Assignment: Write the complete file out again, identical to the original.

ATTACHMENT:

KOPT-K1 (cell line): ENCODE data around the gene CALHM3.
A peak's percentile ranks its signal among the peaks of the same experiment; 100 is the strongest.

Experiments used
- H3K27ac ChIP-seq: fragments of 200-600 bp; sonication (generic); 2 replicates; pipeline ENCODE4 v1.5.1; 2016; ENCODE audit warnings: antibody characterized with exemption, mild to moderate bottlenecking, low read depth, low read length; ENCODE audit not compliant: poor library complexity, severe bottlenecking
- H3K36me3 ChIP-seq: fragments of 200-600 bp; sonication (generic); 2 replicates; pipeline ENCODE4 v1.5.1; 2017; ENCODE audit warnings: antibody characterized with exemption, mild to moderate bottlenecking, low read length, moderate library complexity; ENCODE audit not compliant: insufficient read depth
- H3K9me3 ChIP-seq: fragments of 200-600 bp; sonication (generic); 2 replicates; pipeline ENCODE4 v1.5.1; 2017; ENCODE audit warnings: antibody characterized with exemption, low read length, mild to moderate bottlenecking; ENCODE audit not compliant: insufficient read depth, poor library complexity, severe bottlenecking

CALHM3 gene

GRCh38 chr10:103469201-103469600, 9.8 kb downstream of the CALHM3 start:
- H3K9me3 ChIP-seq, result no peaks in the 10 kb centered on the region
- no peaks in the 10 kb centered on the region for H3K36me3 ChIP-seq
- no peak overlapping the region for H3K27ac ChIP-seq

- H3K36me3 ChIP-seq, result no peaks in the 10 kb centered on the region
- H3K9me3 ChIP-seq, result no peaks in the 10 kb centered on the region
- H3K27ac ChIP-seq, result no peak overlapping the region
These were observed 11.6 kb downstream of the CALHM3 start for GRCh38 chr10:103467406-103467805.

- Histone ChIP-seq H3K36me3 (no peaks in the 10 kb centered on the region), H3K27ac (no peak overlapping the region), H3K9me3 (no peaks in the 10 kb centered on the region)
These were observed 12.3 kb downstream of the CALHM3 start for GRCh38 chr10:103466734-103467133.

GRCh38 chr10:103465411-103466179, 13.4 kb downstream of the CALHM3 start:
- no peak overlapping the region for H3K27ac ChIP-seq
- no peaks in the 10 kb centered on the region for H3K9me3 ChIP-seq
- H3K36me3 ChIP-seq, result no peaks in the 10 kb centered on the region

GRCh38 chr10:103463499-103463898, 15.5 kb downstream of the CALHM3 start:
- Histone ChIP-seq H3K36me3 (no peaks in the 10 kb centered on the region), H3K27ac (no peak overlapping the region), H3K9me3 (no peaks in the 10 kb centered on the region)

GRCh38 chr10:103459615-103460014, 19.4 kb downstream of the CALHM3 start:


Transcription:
KOPT-K1 (cell line): ENCODE data around the gene CALHM3.
A peak's percentile ranks its signal among the peaks of the same experiment; 100 is the strongest.

Experiments used
- H3K27ac ChIP-seq: fragments of 200-600 bp; sonication (generic); 2 replicates; pipeline ENCODE4 v1.5.1; 2016; ENCODE audit warnings: antibody characterized with exemption, mild to moderate bottlenecking, low read depth, low read length; ENCODE audit not compliant: poor library complexity, severe bottlenecking
- H3K36me3 ChIP-seq: fragments of 200-600 bp; sonication (generic); 2 replicates; pipeline ENCODE4 v1.5.1; 2017; ENCODE audit warnings: antibody characterized with exemption, mild to moderate bottlenecking, low read length, moderate library complexity; ENCODE audit not compliant: insufficient read depth
- H3K9me3 ChIP-seq: fragments of 200-600 bp; sonication (generic); 2 replicates; pipeline ENCODE4 v1.5.1; 2017; ENCODE audit warnings: antibody characterized with exemption, low read length, mild to moderate bottlenecking; ENCODE audit not compliant: insufficient read depth, poor library complexity, severe bottlenecking

CALHM3 gene

GRCh38 chr10:103469201-103469600, 9.8 kb downstream of the CALHM3 start:
- H3K9me3 ChIP-seq, result no peaks in the 10 kb centered on the region
- no peaks in the 10 kb centered on the region for H3K36me3 ChIP-seq
- no peak overlapping the region for H3K27ac ChIP-seq

- H3K36me3 ChIP-seq, result no peaks in the 10 kb centered on the region
- H3K9me3 ChIP-seq, result no peaks in the 10 kb centered on the region
- H3K27ac ChIP-seq, result no peak overlapping the region
These were observed 11.6 kb downstream of the CALHM3 start for GRCh38 chr10:103467406-103467805.

- Histone ChIP-seq H3K36me3 (no peaks in the 10 kb centered on the region), H3K27ac (no peak overlapping the region), H3K9me3 (no peaks in the 10 kb centered on the region)
These were observed 12.3 kb downstream of the CALHM3 start for GRCh38 chr10:103466734-103467133.

GRCh38 chr10:103465411-103466179, 13.4 kb downstream of the CALHM3 start:
- no peak overlapping the region for H3K27ac ChIP-seq
- no peaks in the 10 kb centered on the region for H3K9me3 ChIP-seq
- H3K36me3 ChIP-seq, result no peaks in the 10 kb centered on the region

GRCh38 chr10:103463499-103463898, 15.5 kb downstream of the CALHM3 start:
- Histone ChIP-seq H3K36me3 (no peaks in the 10 kb centered on the region), H3K27ac (no peak overlapping the region), H3K9me3 (no peaks in the 10 kb centered on the region)

GRCh38 chr10:103459615-103460014, 19.4 kb downstream of the CALHM3 start: